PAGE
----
He said: “You could use that if you want, but like the manager said before, we went into the game knowing we needed to win every match to give ourselves the best chance of second.”
While Stubbs pointed out that a “lively” pitch had made life difficult, forcing players to concentrate on the ball bobbling around rather playing their natural game, something he felt suited Morton more as they looked to get the ball forward and play off second balls, Oxley demurred, adamant that at this time of the season such surfaces have to be accepted and dealt with and that he and his team-mates will come across similar in the weeks ahead.
A clean sheet, Hibs’ first in ten league matches, was possibly the one positive Stubbs could take from the match, admitting his side hadn’t created enough chances. Anthony Stokes forced Morton goalkeeper Derek Gaston into an acrobatic but routine save before top scorer Jason Cummings curled a superb shot into the top corner only for it to be ruled offside.
“Close, very close,” claimed Stubbs, of assistant referee Sean Carr’s decision, clearly feeling it was another big call which had gone against his side in recent weeks, at Alloa and St Mirren.
He said: “I think it was one of those days where we were not going to get anything off people. We were going to have to make our own luck. I have seen it and it was very close, very close.
“I don’t want to get involved in the politics of officiating, but it looked very, very close. That’s all I can say.”
Morton went even closer to claiming the goal that would have won the day, Bobby Barr latching onto the ball after Niklas Gunnarsson had misjudged Ross Forbes’ crossfield pass only to see his shot crash back off the inside of Oxley’s post.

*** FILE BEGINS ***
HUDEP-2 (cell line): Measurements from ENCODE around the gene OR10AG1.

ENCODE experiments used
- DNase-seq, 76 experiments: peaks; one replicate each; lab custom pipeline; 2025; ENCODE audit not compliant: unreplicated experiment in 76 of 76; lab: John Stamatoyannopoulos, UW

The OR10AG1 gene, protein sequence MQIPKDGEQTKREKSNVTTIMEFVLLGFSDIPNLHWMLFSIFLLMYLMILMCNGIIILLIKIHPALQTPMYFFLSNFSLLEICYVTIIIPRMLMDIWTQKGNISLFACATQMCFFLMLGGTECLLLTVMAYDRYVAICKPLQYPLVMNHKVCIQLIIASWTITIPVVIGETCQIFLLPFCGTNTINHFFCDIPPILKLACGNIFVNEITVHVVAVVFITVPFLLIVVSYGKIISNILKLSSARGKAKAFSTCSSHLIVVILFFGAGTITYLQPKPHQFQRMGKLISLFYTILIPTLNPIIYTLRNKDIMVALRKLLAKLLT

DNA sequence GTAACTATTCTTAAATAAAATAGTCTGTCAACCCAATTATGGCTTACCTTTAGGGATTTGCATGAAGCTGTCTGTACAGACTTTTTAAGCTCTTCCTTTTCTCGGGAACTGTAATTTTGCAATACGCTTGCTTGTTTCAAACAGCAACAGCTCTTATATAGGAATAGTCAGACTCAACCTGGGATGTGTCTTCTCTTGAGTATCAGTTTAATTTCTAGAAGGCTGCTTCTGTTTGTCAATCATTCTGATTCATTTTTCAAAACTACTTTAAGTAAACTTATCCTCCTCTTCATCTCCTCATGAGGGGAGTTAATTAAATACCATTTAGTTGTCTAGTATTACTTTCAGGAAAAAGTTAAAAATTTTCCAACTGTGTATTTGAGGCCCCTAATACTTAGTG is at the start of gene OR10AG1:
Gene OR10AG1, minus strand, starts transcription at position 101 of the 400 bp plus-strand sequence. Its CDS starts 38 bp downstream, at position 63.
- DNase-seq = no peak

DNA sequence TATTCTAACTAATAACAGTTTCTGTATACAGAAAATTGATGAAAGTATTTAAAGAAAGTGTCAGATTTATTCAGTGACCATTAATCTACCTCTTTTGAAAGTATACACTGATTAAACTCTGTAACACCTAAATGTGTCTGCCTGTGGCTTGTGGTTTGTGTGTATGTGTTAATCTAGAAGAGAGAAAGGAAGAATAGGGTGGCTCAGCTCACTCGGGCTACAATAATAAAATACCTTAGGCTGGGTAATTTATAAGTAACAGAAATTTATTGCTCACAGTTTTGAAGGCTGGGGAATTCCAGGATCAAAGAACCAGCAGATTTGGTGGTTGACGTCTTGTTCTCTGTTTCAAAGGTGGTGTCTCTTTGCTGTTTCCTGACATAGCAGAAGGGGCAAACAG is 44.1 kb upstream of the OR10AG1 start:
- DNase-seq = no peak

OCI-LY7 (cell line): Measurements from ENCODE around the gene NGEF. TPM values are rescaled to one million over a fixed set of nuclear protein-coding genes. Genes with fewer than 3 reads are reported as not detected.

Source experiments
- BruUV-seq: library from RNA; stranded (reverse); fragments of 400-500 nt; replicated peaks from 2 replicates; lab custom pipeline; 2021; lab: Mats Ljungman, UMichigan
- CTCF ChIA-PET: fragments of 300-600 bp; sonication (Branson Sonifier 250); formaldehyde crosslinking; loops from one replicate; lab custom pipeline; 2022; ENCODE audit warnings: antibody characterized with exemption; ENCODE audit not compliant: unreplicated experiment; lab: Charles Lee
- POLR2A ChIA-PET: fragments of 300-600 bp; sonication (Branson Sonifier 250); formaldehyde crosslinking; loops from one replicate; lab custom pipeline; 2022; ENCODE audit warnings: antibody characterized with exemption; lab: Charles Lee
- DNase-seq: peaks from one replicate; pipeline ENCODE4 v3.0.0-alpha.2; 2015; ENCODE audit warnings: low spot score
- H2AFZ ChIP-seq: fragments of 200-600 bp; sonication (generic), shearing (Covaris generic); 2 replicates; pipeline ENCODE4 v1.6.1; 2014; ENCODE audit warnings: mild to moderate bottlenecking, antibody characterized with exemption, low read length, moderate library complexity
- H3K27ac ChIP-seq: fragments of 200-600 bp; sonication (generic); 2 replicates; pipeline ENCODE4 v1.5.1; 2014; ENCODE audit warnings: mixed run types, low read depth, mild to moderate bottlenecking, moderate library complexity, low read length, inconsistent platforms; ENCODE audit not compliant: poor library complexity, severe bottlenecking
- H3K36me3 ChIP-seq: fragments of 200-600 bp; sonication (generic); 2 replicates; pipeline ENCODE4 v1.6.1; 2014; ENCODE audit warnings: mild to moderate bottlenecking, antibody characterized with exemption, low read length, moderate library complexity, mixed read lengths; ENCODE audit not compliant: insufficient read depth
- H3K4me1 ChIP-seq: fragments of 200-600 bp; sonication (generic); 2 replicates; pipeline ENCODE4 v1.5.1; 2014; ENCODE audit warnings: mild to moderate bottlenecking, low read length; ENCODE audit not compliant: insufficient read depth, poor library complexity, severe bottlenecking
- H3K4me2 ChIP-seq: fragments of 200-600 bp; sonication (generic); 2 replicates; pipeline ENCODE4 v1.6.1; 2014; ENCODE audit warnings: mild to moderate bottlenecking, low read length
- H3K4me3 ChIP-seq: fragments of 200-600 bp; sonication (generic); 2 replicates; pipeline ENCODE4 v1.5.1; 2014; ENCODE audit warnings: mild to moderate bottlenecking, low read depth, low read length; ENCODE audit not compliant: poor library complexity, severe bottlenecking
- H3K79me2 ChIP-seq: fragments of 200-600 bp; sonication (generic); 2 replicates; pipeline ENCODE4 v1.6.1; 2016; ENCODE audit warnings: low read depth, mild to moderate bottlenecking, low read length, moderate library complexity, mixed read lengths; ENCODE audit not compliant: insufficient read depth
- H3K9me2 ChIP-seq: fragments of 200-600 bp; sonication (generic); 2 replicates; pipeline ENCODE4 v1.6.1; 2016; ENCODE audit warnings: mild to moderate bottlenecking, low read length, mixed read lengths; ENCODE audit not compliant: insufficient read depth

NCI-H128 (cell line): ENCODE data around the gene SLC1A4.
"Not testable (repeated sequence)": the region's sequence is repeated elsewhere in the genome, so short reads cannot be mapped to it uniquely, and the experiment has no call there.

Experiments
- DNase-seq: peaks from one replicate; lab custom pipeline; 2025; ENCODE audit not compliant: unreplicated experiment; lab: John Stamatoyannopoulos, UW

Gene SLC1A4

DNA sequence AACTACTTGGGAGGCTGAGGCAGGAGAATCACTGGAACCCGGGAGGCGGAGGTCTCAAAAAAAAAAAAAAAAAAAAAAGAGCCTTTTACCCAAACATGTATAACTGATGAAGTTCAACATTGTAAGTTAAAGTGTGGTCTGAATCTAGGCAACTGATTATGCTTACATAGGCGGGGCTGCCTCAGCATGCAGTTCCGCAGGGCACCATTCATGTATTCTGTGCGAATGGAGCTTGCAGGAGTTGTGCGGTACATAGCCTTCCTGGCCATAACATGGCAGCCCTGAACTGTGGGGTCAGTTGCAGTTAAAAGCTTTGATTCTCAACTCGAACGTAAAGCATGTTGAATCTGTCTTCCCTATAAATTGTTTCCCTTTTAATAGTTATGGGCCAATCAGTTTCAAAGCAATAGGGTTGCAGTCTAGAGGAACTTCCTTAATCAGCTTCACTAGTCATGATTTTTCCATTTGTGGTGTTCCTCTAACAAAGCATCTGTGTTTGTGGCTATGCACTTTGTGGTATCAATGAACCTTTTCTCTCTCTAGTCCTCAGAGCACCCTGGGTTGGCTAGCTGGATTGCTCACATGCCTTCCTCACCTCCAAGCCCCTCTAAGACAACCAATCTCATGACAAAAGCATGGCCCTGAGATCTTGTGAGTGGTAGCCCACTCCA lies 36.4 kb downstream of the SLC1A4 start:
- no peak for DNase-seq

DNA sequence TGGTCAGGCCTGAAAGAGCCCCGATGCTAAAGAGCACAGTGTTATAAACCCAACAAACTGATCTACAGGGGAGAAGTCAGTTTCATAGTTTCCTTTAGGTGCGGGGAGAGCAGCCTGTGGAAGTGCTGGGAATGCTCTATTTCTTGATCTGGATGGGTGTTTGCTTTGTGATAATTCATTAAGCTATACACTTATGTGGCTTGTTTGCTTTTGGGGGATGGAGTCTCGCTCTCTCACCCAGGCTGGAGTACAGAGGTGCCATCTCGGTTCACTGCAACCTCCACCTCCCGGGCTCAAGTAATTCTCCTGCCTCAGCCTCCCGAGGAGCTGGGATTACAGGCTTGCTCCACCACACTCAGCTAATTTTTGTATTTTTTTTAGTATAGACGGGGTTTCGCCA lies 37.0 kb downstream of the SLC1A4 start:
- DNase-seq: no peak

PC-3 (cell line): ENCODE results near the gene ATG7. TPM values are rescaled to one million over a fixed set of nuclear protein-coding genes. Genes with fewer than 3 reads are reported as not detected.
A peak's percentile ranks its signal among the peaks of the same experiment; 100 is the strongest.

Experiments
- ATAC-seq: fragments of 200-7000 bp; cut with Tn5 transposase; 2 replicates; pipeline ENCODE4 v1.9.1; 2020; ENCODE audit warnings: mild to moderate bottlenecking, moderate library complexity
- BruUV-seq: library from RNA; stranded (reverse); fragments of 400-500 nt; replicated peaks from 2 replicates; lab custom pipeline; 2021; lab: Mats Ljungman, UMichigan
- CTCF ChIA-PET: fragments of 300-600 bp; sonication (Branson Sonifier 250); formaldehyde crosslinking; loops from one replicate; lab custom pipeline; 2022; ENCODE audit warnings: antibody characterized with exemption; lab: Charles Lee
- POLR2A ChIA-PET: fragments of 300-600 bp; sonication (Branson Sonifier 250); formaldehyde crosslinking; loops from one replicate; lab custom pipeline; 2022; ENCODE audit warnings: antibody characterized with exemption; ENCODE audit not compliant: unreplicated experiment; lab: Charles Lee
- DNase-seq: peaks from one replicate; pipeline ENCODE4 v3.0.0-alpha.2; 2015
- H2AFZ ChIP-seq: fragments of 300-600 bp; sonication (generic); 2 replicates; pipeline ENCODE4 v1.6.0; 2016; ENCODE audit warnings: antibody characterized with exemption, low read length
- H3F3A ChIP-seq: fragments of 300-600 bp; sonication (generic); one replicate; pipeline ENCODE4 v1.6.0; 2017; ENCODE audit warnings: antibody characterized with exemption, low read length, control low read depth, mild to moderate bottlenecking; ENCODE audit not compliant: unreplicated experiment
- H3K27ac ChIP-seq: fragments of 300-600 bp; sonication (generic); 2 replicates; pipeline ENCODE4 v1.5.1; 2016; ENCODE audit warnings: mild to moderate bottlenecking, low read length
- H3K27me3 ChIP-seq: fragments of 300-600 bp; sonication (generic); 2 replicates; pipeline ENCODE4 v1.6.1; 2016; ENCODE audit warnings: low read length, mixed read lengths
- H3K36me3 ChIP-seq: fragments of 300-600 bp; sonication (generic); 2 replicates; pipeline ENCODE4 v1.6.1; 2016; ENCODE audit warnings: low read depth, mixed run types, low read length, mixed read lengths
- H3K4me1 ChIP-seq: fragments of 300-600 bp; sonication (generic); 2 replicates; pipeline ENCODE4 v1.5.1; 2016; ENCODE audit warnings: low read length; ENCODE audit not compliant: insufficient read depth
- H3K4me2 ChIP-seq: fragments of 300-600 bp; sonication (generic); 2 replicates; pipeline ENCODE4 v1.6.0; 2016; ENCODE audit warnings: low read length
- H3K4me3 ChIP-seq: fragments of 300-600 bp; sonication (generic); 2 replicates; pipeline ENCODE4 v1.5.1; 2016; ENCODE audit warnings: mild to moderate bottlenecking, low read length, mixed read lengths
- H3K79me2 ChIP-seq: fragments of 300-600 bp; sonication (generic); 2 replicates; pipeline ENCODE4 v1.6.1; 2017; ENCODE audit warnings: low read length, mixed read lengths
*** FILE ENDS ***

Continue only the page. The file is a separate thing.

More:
But the goalkeeper, who has been the subject of much discussion following stand-in Conrad Logan’s Hampden heroics against United, was there to dive at the feet of Denny Johnstone as he pounced on the rebound.
Oxley said: “I got a bit of luck with it coming off the post, but it’s good to makes saves. It’s the first clean sheet for me in a while. Conrad is a great lad, he’s come in and all the boys took to him straight away.
“His performance speaks for itself, but I have to thank the manager for standing by me.”
If Hibs were flat and lethargic Morton, who have caused the Capital side more than a few problems in each meeting of the sides this season, deserved credit as Stubbs insisted. He said: “Everyone thinks clubs like ourselves, Rangers and other teams sometimes just have to turn up and win a game.
“Morton have done really well this season.”
The fact this was also the Greenock side’s final game at home had, Duffy conceded, made his players all the more determined to end with a positive result. He said: “It was always going to be important to stifle the threat Hibs have and my players deserve enormous credit for doing that.
“Hibs have great quality in midfield and up-front, have been scoring a barrowload of goals, but we relegated them to a couple of shots from distance. I cannot remember them having a clear-cut chance in 90 minutes.
“Let’s put it in perspective. Hibs have made two national finals, they still have a good chance of promotion, they have some terrific players so for a club of our standing this was, I feel, a terrific point.”